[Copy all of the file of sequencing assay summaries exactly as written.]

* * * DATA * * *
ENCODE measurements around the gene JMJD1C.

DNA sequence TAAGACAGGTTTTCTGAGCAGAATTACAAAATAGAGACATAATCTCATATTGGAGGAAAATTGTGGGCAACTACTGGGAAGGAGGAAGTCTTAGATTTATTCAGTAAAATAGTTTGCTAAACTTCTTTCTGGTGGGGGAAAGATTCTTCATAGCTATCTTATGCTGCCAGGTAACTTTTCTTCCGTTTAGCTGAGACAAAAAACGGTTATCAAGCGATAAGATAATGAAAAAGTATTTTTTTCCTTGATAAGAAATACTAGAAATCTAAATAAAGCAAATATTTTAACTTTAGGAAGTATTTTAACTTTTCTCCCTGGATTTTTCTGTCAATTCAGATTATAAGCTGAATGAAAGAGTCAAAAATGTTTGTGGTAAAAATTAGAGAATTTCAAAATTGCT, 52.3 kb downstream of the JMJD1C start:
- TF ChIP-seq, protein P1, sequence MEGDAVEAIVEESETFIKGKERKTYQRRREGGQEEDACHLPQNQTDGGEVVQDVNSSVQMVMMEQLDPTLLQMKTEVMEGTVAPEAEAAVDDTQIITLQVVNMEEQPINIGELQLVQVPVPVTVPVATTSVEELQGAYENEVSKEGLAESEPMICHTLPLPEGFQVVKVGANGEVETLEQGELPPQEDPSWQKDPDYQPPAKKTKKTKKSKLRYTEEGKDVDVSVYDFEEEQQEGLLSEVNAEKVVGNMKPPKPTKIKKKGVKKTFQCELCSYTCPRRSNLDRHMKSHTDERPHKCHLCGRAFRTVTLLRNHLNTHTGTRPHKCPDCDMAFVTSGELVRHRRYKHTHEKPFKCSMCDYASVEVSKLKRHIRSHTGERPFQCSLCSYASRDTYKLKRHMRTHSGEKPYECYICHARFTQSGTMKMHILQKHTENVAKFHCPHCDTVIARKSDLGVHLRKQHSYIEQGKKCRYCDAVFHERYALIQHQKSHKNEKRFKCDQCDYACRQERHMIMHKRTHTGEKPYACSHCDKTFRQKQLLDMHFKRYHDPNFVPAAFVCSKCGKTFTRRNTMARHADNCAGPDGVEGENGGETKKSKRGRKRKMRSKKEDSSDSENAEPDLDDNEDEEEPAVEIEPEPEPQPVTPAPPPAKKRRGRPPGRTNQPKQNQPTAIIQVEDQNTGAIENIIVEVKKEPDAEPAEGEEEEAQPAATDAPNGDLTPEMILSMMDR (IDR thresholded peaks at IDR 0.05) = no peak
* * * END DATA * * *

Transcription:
ENCODE measurements around the gene JMJD1C.

DNA sequence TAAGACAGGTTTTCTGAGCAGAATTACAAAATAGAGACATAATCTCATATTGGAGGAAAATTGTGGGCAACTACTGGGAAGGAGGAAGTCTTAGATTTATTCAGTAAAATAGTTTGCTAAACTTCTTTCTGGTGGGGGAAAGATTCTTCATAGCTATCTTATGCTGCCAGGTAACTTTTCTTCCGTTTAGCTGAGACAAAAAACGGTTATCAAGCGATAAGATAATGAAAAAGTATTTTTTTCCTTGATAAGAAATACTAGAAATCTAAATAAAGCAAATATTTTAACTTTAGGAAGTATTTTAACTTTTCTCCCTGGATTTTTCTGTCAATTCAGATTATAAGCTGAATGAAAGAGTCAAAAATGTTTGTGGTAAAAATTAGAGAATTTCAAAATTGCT, 52.3 kb downstream of the JMJD1C start:
- TF ChIP-seq, protein P1, sequence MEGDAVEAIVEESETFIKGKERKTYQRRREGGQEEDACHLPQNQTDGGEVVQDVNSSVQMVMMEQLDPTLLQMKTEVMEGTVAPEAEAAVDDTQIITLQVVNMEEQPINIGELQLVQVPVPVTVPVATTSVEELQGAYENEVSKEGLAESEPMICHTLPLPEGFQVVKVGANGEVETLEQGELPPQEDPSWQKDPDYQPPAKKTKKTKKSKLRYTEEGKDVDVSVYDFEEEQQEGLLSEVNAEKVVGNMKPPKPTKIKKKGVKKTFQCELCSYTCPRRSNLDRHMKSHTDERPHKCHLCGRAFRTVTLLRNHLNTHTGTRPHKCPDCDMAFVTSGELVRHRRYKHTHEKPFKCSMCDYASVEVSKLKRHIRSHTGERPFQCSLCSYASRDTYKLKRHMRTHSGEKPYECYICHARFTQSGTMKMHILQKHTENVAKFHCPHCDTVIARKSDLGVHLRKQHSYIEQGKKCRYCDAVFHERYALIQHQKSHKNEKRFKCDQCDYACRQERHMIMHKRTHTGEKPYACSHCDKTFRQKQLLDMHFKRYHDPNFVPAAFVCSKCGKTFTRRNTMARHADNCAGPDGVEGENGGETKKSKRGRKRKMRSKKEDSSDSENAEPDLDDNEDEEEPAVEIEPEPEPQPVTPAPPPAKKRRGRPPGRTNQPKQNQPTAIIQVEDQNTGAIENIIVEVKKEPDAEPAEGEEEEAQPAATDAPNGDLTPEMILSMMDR (IDR thresholded peaks at IDR 0.05) = no peak